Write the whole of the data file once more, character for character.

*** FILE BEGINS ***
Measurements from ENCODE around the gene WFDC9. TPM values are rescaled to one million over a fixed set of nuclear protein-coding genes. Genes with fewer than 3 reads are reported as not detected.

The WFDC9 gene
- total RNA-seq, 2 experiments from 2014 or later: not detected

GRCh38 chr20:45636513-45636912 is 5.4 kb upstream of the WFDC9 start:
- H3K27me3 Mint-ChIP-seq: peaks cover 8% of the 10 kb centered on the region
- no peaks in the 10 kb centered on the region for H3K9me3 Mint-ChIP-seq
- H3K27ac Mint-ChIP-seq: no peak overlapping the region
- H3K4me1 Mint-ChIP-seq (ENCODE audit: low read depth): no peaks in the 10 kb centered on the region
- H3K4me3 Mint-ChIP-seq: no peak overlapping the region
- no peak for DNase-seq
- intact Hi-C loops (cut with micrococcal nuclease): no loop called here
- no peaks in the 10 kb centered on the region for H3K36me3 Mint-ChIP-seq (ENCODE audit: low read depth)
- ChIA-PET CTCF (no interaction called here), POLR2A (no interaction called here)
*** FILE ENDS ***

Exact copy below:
Measurements from ENCODE around the gene WFDC9. TPM values are rescaled to one million over a fixed set of nuclear protein-coding genes. Genes with fewer than 3 reads are reported as not detected.

The WFDC9 gene
- total RNA-seq, 2 experiments from 2014 or later: not detected

GRCh38 chr20:45636513-45636912 is 5.4 kb upstream of the WFDC9 start:
- H3K27me3 Mint-ChIP-seq: peaks cover 8% of the 10 kb centered on the region
- no peaks in the 10 kb centered on the region for H3K9me3 Mint-ChIP-seq
- H3K27ac Mint-ChIP-seq: no peak overlapping the region
- H3K4me1 Mint-ChIP-seq (ENCODE audit: low read depth): no peaks in the 10 kb centered on the region
- H3K4me3 Mint-ChIP-seq: no peak overlapping the region
- no peak for DNase-seq
- intact Hi-C loops (cut with micrococcal nuclease): no loop called here
- no peaks in the 10 kb centered on the region for H3K36me3 Mint-ChIP-seq (ENCODE audit: low read depth)
- ChIA-PET CTCF (no interaction called here), POLR2A (no interaction called here)